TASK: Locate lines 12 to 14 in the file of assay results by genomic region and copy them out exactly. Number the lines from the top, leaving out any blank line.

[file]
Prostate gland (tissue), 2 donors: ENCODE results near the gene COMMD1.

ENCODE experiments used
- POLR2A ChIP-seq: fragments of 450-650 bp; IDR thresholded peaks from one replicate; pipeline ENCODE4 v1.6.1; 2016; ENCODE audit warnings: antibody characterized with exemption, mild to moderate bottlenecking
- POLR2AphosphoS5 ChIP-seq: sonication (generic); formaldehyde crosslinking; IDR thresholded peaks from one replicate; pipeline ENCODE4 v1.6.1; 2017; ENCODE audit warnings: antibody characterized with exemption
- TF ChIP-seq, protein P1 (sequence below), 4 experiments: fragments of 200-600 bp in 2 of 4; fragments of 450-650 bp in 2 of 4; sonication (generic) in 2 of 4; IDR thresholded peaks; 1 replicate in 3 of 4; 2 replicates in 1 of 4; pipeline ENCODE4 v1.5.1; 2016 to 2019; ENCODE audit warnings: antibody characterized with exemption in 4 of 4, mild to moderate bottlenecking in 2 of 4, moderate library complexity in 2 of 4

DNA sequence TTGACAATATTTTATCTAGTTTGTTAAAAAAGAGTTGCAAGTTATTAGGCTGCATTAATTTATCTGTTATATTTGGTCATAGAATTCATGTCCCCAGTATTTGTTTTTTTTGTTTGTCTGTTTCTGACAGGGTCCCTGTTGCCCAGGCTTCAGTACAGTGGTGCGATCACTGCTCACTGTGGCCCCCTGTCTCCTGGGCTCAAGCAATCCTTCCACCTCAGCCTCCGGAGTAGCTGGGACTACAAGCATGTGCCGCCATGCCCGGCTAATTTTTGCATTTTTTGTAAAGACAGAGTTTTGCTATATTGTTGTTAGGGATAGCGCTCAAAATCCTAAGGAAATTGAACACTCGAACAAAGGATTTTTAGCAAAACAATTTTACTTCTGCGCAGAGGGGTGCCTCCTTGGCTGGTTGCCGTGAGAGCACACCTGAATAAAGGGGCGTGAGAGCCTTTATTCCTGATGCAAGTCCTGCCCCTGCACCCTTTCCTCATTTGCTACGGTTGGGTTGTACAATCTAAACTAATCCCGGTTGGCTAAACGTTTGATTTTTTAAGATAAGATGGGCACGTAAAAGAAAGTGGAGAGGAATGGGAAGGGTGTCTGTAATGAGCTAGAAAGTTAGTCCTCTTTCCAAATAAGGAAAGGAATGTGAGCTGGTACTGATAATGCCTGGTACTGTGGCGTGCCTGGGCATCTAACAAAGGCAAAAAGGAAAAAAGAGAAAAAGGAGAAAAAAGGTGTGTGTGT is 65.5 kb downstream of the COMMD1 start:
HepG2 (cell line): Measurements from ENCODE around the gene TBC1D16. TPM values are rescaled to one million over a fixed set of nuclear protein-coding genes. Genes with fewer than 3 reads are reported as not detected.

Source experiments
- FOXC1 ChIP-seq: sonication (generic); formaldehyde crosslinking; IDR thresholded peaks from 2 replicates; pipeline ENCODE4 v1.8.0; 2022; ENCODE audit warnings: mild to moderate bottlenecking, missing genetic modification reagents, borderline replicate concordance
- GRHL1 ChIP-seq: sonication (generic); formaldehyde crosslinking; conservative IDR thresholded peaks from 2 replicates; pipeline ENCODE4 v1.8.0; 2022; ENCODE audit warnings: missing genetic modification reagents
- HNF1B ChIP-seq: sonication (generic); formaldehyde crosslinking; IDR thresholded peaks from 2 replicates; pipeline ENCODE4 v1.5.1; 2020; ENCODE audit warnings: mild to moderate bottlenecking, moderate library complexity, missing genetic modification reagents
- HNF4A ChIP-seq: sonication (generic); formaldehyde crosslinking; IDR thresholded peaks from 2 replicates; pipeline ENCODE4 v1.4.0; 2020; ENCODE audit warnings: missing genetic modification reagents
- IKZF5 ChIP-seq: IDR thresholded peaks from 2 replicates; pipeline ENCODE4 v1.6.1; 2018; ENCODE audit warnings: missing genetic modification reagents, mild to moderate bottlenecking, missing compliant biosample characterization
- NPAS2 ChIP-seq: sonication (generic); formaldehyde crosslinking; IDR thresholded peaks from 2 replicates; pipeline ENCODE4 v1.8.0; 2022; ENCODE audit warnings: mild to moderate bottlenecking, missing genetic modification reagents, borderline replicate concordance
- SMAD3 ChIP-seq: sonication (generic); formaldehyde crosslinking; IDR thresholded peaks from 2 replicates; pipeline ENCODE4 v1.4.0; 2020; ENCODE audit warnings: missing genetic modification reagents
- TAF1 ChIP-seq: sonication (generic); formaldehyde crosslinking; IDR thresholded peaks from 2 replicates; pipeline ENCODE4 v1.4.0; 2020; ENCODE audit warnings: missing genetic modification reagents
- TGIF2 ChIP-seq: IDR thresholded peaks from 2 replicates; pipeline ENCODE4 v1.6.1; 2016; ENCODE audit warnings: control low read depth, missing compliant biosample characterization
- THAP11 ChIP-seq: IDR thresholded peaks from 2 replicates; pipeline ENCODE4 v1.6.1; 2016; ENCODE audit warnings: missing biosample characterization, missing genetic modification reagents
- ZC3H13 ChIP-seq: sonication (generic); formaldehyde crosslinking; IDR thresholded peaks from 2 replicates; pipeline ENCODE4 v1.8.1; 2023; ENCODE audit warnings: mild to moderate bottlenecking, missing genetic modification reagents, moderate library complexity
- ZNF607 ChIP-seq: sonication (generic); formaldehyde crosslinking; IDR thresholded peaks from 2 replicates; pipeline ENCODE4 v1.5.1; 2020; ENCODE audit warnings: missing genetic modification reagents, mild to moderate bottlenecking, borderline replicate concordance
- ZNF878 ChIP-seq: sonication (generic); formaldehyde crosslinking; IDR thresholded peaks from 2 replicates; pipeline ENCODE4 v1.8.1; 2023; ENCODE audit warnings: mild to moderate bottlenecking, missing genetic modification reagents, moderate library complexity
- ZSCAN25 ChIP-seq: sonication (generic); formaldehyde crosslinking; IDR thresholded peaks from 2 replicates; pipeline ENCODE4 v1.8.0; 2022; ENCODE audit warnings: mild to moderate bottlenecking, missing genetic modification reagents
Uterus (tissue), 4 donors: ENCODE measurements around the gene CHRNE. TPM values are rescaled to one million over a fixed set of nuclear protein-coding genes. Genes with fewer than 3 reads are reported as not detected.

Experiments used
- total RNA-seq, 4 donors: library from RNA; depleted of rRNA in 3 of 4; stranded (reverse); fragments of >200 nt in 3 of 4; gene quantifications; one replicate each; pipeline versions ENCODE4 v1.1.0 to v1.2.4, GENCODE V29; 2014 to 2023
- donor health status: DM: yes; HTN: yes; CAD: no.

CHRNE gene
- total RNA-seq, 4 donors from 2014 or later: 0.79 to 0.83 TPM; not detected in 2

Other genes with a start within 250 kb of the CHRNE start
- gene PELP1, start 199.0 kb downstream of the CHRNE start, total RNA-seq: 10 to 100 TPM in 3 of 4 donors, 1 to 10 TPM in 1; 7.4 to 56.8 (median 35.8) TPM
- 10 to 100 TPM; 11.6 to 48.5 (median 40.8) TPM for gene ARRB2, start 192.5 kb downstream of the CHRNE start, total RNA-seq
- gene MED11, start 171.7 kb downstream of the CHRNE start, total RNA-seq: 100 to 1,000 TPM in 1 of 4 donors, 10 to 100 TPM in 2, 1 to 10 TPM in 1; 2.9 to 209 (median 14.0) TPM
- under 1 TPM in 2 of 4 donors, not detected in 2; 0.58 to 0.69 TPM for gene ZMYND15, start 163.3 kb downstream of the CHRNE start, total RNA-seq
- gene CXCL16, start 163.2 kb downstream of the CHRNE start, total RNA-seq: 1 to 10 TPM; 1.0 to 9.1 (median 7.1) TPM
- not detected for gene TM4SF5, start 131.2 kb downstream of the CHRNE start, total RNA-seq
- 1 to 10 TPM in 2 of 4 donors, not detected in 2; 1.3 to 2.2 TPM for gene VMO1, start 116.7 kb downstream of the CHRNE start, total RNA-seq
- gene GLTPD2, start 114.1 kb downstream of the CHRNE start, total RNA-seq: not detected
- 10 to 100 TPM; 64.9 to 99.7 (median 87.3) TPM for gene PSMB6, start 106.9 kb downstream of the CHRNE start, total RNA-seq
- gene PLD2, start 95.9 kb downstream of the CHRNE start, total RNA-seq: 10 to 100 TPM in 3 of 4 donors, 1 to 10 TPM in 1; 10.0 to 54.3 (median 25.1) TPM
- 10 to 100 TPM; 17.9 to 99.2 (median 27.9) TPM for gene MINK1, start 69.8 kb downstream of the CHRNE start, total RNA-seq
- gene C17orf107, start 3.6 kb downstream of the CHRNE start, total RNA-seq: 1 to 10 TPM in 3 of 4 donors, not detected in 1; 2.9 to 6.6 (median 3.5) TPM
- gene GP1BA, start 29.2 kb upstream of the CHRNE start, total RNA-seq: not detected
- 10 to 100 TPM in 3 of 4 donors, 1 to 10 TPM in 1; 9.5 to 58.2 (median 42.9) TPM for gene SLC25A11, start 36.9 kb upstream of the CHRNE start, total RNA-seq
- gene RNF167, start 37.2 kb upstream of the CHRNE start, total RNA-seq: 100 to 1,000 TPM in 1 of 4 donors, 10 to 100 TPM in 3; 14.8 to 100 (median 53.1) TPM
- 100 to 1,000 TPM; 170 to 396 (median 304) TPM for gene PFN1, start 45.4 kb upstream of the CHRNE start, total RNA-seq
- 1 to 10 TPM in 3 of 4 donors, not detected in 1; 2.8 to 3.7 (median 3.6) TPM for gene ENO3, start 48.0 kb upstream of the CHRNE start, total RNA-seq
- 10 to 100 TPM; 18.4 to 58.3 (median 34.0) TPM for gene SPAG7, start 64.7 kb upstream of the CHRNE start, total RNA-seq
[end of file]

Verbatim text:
- HNF4A ChIP-seq: sonication (generic); formaldehyde crosslinking; IDR thresholded peaks from 2 replicates; pipeline ENCODE4 v1.4.0; 2020; ENCODE audit warnings: missing genetic modification reagents
- IKZF5 ChIP-seq: IDR thresholded peaks from 2 replicates; pipeline ENCODE4 v1.6.1; 2018; ENCODE audit warnings: missing genetic modification reagents, mild to moderate bottlenecking, missing compliant biosample characterization
- NPAS2 ChIP-seq: sonication (generic); formaldehyde crosslinking; IDR thresholded peaks from 2 replicates; pipeline ENCODE4 v1.8.0; 2022; ENCODE audit warnings: mild to moderate bottlenecking, missing genetic modification reagents, borderline replicate concordance